How much power is in a bottle of water?
The answer will surprise
One of the interesting side effects
of last year's stimulus bill was $400 million in funding for ARPA-E,
the civilian, energy-focused cousin of DARPA. And in this week's first
ever ARPA-E conference,
MIT chemist Dan Nocera showed how well he put that stimulus money to
use by highlighting his new
photosynthetic process. Using a special catalyst, the process splits
water into oxygen and hydrogen fuel
efficiently enough to power a home
using only sunlight and a bottle of water.
Like organic photosynthesis, Nocera's reaction uses sunlight to convert
carbon dioxide and water into
oxygen and energy. However, whereas plants create energy in the form of
sugars, this process creates
energy in the form of free hydrogen. That hydrogen can either be
recombined with the oxygen in a
fuel cell to generate electricity, or converted into a liquid fuel.
In about four hours, water treated with Nocera's catalyst can produce
30 kilowatt-hours of energy.
Moreover, the process is cheap. So cheap, in fact, that Nocera has no
problem envisioning a day
when each house generates its own fuel and electricity from
But don't take my word for it. Check out this video and hear Nocera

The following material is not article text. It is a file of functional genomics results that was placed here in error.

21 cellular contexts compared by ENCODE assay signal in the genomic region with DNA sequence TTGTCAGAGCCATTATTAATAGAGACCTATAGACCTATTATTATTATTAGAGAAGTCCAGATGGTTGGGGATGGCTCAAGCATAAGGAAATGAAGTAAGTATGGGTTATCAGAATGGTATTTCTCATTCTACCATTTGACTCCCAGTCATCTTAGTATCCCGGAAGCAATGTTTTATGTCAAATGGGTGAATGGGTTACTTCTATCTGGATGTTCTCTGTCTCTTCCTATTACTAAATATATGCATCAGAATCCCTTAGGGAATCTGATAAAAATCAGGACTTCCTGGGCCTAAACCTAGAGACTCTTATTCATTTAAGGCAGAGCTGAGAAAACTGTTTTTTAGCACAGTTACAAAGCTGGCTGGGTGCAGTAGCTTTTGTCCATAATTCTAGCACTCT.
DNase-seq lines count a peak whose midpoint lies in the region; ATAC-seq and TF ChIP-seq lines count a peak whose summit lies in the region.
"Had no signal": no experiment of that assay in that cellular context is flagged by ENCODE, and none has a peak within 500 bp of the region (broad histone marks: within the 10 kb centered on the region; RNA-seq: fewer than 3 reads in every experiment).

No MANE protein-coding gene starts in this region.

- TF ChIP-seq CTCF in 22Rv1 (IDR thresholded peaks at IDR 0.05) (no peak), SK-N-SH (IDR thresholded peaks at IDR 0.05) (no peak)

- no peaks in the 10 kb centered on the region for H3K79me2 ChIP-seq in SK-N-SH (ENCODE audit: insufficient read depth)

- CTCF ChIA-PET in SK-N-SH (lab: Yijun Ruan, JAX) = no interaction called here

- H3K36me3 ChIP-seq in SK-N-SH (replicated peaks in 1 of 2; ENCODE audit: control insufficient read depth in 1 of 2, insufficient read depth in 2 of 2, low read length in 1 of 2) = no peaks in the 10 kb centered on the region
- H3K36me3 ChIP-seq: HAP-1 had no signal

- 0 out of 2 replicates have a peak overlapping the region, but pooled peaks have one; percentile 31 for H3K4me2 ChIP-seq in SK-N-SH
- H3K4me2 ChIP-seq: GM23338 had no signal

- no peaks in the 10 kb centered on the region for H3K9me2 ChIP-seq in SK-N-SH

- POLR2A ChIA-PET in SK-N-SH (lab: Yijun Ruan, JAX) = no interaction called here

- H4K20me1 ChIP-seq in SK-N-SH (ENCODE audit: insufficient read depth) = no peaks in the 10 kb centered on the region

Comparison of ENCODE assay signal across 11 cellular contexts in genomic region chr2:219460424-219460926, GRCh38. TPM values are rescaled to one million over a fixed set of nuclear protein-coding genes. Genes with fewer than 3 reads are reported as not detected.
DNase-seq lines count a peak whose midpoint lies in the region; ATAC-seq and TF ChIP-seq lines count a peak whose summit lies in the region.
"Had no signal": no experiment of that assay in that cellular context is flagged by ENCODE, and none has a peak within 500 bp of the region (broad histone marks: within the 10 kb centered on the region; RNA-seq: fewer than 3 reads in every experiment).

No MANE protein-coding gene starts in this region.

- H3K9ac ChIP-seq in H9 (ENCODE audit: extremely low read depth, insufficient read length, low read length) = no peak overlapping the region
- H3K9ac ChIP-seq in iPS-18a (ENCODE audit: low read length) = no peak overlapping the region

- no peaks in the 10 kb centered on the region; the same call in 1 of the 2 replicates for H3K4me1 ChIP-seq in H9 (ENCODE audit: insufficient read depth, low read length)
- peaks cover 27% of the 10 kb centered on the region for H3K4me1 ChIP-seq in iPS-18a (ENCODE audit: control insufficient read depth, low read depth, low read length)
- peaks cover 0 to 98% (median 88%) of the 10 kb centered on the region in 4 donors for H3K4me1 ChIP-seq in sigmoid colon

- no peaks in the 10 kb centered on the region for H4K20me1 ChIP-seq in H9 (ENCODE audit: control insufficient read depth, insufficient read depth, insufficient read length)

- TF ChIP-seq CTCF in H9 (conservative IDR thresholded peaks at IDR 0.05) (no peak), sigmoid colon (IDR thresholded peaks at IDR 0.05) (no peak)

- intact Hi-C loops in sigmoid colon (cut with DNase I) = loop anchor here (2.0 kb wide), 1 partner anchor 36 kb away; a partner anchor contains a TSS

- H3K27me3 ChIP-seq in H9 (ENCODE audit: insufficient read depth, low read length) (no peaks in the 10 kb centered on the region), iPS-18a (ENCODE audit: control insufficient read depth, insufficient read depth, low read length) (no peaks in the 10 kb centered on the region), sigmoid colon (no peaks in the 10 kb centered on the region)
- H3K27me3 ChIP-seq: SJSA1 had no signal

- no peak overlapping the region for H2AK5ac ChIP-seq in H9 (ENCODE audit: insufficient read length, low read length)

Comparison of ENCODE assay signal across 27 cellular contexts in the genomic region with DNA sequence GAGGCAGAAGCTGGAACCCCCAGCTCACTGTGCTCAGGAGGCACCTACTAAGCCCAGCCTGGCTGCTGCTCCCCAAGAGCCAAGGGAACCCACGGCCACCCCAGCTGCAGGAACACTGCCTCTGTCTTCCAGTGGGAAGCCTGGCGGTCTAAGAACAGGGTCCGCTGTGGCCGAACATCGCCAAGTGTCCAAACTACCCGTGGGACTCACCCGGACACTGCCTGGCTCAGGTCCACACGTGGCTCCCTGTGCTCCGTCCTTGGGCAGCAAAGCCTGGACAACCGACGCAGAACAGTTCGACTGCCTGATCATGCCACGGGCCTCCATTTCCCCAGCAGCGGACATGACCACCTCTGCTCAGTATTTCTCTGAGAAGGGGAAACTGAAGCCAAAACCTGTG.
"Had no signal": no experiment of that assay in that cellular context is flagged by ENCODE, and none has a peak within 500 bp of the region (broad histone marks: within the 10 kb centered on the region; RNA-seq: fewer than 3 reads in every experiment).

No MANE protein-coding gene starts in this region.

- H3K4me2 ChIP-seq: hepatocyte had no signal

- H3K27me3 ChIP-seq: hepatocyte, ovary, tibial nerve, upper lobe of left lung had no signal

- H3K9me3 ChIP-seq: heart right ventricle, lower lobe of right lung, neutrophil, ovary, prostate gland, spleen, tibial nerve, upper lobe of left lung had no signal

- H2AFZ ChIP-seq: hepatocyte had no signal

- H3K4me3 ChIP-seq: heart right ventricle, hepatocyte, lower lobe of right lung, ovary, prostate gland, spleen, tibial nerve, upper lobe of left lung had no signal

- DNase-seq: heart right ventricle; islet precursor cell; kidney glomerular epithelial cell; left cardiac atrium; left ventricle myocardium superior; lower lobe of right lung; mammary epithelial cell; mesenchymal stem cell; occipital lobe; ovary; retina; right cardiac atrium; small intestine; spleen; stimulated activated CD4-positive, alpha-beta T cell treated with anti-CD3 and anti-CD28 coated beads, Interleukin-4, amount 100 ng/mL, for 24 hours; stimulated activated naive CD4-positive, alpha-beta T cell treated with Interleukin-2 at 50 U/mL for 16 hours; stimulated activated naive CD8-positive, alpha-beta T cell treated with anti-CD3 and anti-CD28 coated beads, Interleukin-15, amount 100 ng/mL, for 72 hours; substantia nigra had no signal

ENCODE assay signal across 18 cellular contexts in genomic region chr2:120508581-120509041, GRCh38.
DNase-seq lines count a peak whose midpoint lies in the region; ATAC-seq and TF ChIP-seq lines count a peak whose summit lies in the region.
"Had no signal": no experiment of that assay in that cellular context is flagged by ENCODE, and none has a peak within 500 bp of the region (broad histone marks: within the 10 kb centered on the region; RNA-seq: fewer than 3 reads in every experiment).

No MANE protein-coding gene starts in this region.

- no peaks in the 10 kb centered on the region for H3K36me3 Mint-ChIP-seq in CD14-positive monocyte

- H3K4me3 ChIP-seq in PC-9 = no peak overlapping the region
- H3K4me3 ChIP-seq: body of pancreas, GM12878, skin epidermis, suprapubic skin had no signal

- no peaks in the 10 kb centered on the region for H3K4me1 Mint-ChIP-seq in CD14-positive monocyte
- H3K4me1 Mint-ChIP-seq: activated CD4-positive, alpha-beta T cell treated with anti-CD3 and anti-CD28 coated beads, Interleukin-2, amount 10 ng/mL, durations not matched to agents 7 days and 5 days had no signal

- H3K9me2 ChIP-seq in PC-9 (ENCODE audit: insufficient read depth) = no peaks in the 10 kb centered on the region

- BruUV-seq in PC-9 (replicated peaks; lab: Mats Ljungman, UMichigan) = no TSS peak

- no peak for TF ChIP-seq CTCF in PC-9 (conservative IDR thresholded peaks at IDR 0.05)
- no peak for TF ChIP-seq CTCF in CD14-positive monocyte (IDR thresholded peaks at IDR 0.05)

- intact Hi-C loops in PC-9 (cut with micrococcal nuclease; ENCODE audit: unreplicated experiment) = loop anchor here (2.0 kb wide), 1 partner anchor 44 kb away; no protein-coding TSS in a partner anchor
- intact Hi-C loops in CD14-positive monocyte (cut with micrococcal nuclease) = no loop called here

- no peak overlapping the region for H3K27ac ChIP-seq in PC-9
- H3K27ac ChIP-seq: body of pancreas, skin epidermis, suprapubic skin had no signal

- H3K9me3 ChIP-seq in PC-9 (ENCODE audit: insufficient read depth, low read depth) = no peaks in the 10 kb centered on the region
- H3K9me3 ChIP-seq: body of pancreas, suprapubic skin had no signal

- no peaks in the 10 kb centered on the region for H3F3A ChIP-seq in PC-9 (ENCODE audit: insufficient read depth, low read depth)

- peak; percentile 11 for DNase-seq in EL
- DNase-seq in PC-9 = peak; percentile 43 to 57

describe this process himself:
I don't mean to be a pessimist, but I'm old and I've seen
HUNDREDS of announcements like this
and I always think, "Gee, in a few
years this will happen" but it never, ever does.
Instead of giving some damn speech about this artificial
photosynthesis, why not power a home
and then show a video of THAT instead of some damn speech?
The dude says he's been working on this for 25 years.
Odds are he'll continue working on it for another 25 years and I'll never
get to see it.
A year or two ago, 60
Minutes did a story on some new fuel cell that was currently
electricity for Google and Yahoo. It was the size of a refrigerator and
it they said it was saving
Google and Yahoo about a million dollars a month in energy costs - but where the hell is it?
America - we talk a good game but we never
deliver - ever.
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